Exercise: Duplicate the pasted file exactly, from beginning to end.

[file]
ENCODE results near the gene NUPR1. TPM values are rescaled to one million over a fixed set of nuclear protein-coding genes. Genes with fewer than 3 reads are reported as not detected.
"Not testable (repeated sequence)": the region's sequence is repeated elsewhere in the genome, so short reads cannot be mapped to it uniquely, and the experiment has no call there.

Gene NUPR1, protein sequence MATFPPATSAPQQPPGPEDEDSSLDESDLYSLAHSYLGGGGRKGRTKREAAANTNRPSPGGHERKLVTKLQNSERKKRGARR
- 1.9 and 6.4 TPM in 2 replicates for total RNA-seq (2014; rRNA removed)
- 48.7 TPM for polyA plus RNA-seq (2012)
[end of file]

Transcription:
ENCODE results near the gene NUPR1. TPM values are rescaled to one million over a fixed set of nuclear protein-coding genes. Genes with fewer than 3 reads are reported as not detected.
"Not testable (repeated sequence)": the region's sequence is repeated elsewhere in the genome, so short reads cannot be mapped to it uniquely, and the experiment has no call there.

Gene NUPR1, protein sequence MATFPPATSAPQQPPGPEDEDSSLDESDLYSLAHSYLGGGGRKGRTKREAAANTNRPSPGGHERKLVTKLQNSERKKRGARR
- 1.9 and 6.4 TPM in 2 replicates for total RNA-seq (2014; rRNA removed)
- 48.7 TPM for polyA plus RNA-seq (2012)